Door Bluff Headlands County Park
Location: 12900 Door Bluff Park Road near Gills Rock
Door Bluff Headlands is undeveloped except for an access road to its interior. The park is characterized by vertical limestone bluffs rising up from the waters of Green Bay, a variety of tree species, numerous species of ground vegetation, and varied topography. It is a delight for the naturalist with its scenery, flora and fauna, and relative remoteness. The park receives limited usage because it is not developed for active recreational use.
In a limited biological inventory of Door Bluff County Park by the Nature Conservancy of the Door Peninsula and Green Bay Watershed Project completed in 2007, 46 species of birds and 92 species of flora were identified in the park. In a 1996 study, 18 species of land snails were identified in the park.
Featured in the 1993 Summer/Fall edition of Voyageur magazine, Native American paintings—rock art—was found on the cliffs at the Door Bluff Headlands in 1991 by amateur archeologists, Doug Bohjanen of Michigan and his brother. Bohjanen discovered red painted canoes and numerous other figures that dated to 1000-1499CE . The site is either the famous “Death’s Door Glyphs,” or a new site altogether. Green Bay Indian Agent Samuel Stambaugh first documented the art in 1831 and described its location as the bluff of Death’s door passage at the tip of the peninsula. Lichen was obscuring the art found by Bohjanen five to ten feet off the surface of the lake. In 1993, the pictographs were listed in the National Registrar of Historic Places.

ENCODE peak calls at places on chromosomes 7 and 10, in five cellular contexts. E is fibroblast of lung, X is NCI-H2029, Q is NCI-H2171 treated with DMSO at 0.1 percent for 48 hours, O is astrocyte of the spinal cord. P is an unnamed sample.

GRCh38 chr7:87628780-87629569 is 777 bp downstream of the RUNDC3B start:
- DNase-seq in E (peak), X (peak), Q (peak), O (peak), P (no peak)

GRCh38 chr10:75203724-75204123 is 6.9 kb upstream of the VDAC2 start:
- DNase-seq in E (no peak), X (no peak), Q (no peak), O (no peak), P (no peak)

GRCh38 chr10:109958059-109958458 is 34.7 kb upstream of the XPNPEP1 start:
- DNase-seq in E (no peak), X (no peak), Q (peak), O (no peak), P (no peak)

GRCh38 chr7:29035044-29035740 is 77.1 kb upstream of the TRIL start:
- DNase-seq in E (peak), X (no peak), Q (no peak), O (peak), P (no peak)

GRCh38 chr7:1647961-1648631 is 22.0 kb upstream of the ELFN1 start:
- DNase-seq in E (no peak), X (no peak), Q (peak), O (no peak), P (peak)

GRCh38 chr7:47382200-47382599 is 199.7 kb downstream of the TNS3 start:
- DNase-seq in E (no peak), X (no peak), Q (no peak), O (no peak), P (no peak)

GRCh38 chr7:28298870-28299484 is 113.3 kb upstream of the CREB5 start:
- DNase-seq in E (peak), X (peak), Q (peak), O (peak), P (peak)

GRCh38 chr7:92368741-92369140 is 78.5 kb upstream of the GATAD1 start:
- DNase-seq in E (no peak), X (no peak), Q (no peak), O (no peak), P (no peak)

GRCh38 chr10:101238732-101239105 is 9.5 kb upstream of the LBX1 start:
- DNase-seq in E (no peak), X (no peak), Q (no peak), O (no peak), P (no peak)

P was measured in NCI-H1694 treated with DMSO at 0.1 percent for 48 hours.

The schooner Fleetwing, a shipwreck of 1888, is located in the waters next to the park. The ribs and keel can be seen lying on the bottom of the bay.
Edwin and Grace Walker, Ino Walker and William and Anne Duncan sold 123 acres to the county for $1 in 1944. In 1977, William and Lyn Swift and William and Miriam Over also sold 33 acres of adjacent land to the county for $1 with the premise that the “land be forever used as a park.” According to an article in the Door County Advocate on February 15 1977, the donation of the 33 acres of land marked the first major land donation to the county park system since the original 123 acres. Work to develop the park—building restrooms, trails, a well, and a picnic area with grills was halted. In 1970, only a scenic road was created as it was decided to keep the park in its natural state as a sanctuary.
The park was previously named Death’s Door Headlands Sanctuary.
The Headlands are unique in their structure and appearance, being one of a few such formations in this county. It is reputed that it was at this point where the Washington Island Indians (Iroquois), fought the mainland Indians (Potawatomi).